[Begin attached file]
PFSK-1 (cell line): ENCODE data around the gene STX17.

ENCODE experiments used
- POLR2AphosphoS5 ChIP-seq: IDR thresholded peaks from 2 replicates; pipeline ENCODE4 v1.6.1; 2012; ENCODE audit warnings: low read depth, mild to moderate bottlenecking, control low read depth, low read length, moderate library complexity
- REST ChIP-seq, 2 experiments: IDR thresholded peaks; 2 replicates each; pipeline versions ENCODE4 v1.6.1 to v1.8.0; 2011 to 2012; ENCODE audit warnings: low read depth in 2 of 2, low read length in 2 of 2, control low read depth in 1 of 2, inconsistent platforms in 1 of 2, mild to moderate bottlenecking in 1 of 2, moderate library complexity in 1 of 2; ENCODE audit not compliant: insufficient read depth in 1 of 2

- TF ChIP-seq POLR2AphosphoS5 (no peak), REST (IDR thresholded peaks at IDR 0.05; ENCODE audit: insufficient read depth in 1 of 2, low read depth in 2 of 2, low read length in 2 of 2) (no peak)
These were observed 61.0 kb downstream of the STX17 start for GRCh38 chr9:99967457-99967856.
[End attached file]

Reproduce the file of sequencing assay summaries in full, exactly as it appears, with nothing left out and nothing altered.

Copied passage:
PFSK-1 (cell line): ENCODE data around the gene STX17.

ENCODE experiments used
- POLR2AphosphoS5 ChIP-seq: IDR thresholded peaks from 2 replicates; pipeline ENCODE4 v1.6.1; 2012; ENCODE audit warnings: low read depth, mild to moderate bottlenecking, control low read depth, low read length, moderate library complexity
- REST ChIP-seq, 2 experiments: IDR thresholded peaks; 2 replicates each; pipeline versions ENCODE4 v1.6.1 to v1.8.0; 2011 to 2012; ENCODE audit warnings: low read depth in 2 of 2, low read length in 2 of 2, control low read depth in 1 of 2, inconsistent platforms in 1 of 2, mild to moderate bottlenecking in 1 of 2, moderate library complexity in 1 of 2; ENCODE audit not compliant: insufficient read depth in 1 of 2

- TF ChIP-seq POLR2AphosphoS5 (no peak), REST (IDR thresholded peaks at IDR 0.05; ENCODE audit: insufficient read depth in 1 of 2, low read depth in 2 of 2, low read length in 2 of 2) (no peak)
These were observed 61.0 kb downstream of the STX17 start for GRCh38 chr9:99967457-99967856.